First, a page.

Monday, 7 November 2011



It's mystifying sometimes how the universe decides which directors are particularly worthy of scorn. Uwe Boll is the obvious one, hated as if he set fire to everyone's dog when in truth he's no better or worse than a hundred other low-budget hacks, and dodgy as some of his work might be (I still refuse to acknowledge there's a single redeeming feature in Postal), he's not down there with Michael Bay, who comes up with films consistently more tedious than Boll's but at a hundred times the cost. Brett Ratner is also high on the list of Directors You Should Hate, and again for no massively good reason. Some don't see his third X-Men movie in the same blinding glory as the first two Bryan Singer films, but personally I don't see much difference: they're all bloated, overlong and humourless orgies of CGI and uninteresting characters. Yes, Ratner's Red Dragon isn't a patch on Michael Mann's Manhunter, from the same original source novel, but it's okay.

Granted, he's also given us four more Chris Tucker movies than we really needed or even wanted: Money Talks and the three Rush Hour films. In truth I rather enjoyed the Rush Hours when the peerless Jackie Chan was doing his knockabout stuff although Chris Tucker is a spectacularly irritating screen presence and you really want someone to hit him (the only time he's been correctly cast is as a jabbering idiot in The Fifth Element). Like all those movies, Tower Heist is glossy, empty, stuffed with reputable names and, possibly since Chris Tucker isn't in it, rather good fun. The staff at an exclusive luxury high-rise in the middle of New York discover their pension funds have been stolen by multi-billionaire Alan Alda, and led by building manager Ben Stiller, they decide to rob his penthouse to get their money back when it looks like Alda is going to walk free.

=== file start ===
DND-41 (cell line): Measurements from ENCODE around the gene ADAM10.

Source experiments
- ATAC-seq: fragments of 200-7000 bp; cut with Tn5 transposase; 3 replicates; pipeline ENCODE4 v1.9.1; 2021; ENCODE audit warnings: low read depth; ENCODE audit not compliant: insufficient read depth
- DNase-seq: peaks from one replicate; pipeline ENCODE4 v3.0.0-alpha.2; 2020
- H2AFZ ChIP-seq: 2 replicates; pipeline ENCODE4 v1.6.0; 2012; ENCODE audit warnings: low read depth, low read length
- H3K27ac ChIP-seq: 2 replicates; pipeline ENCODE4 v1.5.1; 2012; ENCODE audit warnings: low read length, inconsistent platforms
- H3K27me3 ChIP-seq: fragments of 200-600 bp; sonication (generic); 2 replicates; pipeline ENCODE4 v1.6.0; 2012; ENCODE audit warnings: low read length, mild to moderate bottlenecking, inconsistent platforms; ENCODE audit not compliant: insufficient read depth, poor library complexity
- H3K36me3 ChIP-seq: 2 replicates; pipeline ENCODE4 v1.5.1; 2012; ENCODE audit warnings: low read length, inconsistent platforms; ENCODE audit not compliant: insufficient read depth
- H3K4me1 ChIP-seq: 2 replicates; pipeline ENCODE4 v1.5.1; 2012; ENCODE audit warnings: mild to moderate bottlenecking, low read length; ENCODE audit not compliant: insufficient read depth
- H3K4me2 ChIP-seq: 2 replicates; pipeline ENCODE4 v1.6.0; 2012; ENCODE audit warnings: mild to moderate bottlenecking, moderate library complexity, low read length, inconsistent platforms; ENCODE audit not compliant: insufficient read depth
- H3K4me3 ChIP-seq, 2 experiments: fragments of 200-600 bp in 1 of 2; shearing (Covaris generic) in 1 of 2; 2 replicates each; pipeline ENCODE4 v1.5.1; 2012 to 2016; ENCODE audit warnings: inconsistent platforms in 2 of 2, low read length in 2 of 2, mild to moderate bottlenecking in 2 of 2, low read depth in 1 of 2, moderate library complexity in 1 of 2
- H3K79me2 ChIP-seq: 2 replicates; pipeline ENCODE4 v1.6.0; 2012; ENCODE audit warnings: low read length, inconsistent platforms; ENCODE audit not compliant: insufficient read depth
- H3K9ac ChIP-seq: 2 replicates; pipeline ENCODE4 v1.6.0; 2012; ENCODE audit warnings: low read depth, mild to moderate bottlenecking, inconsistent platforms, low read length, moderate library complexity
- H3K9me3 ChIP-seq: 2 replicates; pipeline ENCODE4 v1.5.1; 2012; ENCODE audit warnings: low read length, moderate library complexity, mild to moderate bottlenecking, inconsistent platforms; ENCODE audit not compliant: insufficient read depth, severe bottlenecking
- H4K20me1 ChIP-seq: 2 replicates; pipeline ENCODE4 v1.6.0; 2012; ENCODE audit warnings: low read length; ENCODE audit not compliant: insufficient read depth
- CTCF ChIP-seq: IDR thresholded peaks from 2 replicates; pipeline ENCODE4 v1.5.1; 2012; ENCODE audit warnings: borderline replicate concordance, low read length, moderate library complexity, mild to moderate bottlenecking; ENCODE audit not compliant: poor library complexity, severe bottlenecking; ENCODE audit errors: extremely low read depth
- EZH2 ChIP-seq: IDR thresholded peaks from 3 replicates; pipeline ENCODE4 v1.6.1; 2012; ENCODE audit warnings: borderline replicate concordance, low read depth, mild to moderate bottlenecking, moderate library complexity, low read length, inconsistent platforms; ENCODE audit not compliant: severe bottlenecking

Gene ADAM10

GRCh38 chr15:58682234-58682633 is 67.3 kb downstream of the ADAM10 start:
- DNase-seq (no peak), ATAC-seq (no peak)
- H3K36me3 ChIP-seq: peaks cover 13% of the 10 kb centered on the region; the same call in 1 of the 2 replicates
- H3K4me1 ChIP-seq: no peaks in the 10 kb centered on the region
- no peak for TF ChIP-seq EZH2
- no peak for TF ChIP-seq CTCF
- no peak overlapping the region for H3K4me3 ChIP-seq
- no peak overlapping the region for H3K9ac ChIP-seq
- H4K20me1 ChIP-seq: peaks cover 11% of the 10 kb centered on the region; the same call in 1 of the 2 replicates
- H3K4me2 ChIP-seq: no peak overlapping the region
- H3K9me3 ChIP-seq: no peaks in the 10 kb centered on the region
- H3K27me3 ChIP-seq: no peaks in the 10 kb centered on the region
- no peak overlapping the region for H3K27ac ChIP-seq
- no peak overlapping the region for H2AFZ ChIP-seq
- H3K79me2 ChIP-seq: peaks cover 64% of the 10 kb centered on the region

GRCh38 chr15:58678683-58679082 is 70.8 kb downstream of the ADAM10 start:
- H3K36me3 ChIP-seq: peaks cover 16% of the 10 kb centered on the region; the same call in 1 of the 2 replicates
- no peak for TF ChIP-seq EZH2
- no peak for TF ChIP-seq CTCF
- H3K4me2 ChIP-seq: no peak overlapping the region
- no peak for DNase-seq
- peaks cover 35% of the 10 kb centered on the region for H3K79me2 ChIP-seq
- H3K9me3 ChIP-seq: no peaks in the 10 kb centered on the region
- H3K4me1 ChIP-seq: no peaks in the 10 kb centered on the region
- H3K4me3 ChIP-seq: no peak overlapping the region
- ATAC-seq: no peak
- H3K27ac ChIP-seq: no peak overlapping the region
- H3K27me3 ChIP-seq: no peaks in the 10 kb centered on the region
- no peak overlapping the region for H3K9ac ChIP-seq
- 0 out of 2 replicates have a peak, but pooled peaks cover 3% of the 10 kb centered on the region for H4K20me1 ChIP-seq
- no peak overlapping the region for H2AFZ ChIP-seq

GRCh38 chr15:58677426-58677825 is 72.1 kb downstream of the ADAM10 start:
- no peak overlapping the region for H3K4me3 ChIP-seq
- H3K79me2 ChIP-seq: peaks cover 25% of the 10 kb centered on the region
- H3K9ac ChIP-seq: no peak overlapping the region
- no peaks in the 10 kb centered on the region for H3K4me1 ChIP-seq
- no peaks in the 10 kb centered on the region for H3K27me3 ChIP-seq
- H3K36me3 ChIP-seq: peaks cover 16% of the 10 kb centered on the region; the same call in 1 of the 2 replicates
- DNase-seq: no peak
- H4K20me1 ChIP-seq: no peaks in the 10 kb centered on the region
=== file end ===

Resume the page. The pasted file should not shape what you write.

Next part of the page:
How they manage to achieve all this is basically Mission: Impossible (right down to the catchy score, which sounds like it's going to burst into either the M:I theme tune or The Taking Of Pelham 123 at any moment) involving messing about in lift shafts, blocking off security cameras and dangling out of top-floor windows, and once it gets going it's far more entertaining than it had any right to be. I still don't much care for Ben Stiller as a leading man, and you might raise an eyebrow at the fact that the only two roles for black actors are the large woman (Gabourey Sidibe) and the petty crook (Eddie Murphy). Elsewhere, Tea Leoni is the Federal Agent in charge, Matthew Broderick is a guy about to be evicted, and Casey Affleck is the new building manager.

It's good fun, and in an era of Occupy Wall Street and insane amounts of personal wealth held by investment bankers, rather timely. It's not a great film: it won't be troubling most Best Of 2011 lists or Academy votes, but as Friday night multiplex fare it's perfectly alright, with generally likable characters and some nicely amusing moments. Bottom line is I really enjoyed it, and it's certainly the best thing we've seen from Ratner so far.


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